Too often, particularly with IDP leagues, we enter new leagues trusting we'll make capable adjustments on the fly to whatever unique tweaks or twists a new league might employ. Don't just know your scoring, adjust to it and augment your pricing of players. In other words, before the draft, actively shift your rankings or cheat sheet with the settings in mind. Depending on the format you are used to in your longest running and favorite leagues, you might have a well-established archetype for the players you pursue. And this archetype might fell you if you don't adjust it for new settings. You might avoid the boom-or-bust pass rushers when drafting defensive linemen in the league you are used to, but in this new league you are joining because a work friend needs a last-minute hand, maybe sacks are weighted with much more value, and thus, that type of producer becomes an entirely different and more valuable commodity. It feels like I'm advising that you eat your vegetables … but know your scoring. We are comfortable with the concept of adjusting our value chart for, say, a PPR or a two-QB league, and this is really not different. Pricing players appropriately during the draft tends to define the potential for success in both real and fantasy football.
As a potential point of reference for those looking to start up an IDP league this summer, I generally use this set of what I'd consider somewhat conservative scoring modifiers for an IDP league: Solo tackle (1), assisted tackle (0.5), sack (3), interception (3), forced fumble (3), fumble recovery (2), touchdown (6), safety (4), pass defended (1), blocked kick (3).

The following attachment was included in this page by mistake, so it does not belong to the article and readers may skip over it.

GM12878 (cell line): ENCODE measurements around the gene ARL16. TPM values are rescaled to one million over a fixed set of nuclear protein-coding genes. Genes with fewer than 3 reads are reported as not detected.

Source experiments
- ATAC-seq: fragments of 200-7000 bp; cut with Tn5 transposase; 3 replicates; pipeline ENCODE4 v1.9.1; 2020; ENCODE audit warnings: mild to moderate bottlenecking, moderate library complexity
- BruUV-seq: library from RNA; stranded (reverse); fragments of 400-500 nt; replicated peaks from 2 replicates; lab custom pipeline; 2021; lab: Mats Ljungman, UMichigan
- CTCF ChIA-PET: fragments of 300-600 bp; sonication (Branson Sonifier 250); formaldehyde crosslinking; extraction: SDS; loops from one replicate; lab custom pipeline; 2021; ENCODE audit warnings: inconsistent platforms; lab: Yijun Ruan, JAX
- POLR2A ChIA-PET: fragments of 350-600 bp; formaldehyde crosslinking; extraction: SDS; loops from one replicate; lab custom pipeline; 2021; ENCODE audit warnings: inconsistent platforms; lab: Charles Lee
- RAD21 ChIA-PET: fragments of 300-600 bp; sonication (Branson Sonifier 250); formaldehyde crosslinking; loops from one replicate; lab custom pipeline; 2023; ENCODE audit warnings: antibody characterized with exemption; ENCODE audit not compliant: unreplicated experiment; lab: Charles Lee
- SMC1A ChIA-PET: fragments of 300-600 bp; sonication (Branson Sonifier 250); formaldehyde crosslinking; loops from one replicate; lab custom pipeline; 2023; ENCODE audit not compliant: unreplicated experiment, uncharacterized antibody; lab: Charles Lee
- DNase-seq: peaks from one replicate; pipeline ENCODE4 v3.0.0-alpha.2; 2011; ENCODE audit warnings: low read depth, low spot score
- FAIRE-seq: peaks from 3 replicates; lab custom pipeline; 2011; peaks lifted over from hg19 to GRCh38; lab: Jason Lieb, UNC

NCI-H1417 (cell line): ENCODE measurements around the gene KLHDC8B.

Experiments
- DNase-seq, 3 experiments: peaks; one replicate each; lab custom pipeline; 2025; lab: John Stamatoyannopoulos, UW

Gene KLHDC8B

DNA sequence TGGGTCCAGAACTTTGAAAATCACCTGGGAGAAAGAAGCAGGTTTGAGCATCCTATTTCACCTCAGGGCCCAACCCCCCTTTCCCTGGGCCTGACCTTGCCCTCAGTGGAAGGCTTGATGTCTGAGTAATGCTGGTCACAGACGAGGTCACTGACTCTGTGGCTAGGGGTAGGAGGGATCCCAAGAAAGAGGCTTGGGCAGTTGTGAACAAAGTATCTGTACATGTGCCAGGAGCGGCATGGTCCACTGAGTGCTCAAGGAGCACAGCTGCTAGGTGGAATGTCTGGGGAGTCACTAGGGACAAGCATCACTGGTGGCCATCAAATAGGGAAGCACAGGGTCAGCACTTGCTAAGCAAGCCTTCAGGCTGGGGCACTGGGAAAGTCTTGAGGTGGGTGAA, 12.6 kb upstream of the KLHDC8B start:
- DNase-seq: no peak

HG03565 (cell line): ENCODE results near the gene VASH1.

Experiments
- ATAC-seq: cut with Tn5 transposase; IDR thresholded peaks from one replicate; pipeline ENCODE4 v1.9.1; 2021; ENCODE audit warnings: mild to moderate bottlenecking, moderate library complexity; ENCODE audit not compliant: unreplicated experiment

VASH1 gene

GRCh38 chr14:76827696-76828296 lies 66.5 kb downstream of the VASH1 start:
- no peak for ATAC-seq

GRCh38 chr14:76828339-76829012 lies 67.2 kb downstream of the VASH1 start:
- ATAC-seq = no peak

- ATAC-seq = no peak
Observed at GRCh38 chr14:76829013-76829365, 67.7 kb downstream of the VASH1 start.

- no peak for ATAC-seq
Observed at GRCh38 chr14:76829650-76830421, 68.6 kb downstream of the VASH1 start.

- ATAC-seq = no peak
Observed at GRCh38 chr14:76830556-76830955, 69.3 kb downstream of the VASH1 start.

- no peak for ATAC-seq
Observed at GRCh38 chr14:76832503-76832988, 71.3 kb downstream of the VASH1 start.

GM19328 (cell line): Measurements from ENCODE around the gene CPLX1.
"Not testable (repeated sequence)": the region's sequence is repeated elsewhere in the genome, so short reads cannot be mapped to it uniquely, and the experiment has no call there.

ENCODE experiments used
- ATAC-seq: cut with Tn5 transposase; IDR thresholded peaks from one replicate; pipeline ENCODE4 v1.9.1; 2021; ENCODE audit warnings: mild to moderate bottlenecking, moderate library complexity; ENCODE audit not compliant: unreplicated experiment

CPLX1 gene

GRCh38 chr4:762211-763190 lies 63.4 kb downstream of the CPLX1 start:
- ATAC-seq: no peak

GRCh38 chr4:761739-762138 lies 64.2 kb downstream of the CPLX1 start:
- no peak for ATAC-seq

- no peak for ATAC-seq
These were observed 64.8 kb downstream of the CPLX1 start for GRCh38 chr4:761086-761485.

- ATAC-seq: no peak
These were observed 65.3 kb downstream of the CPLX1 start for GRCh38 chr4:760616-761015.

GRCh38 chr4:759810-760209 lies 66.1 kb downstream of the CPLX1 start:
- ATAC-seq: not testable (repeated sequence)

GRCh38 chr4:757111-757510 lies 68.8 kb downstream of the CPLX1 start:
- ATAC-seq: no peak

The most common roster formula I've seen for IDP leagues throughout the years features two starters defensive back, defensive line and linebacker, while also having two flex defender spots (any position). In more traditional point-per-tackle leagues, like the format I posted above, linebackers tend to dominate the scoring leaderboard and should be drafted to fill the flex spots when possible. More and more commonly, though, you'll encounter leagues that demand specific positions be rostered, such as cornerbacks and safeties, versus just deploying a general defensive back slot. This once again shifts the value system in that specific marketplace, as position scarcity should influence our decisions -- consider how rare it is for a dominant defensive tackle like Geno Atkins or a stud cornerback like Charles "Peanut" Tillman to surface. For help navigating such specific leagues, check out our top-150 IDP rankings and seek out the specific position notes (CB, DT, etc.) next to each player as a way to build out tiers for more precise position differentiation. Much like how investing in Jimmy Graham at a premium could help you feast on margins above the pack of tight ends this fall, the same can be said when you deftly invest in an Atkins or Tillman type in a setting that truly sees profits born from position scarcity.
It's never corny to quote GI Joe (I'm talking cool mid-80's "Kung Fu Grip" version), because knowing truly is half the battle. Even though it takes a little more preparation, competing in the wild west of IDP is truly rewarding. With so much amazingly information and so many resources available to us, like the aforementioned IDP strategy guide and positional breakdown in the Draft Kit, it's time to get down to the best kind of homework ever invented.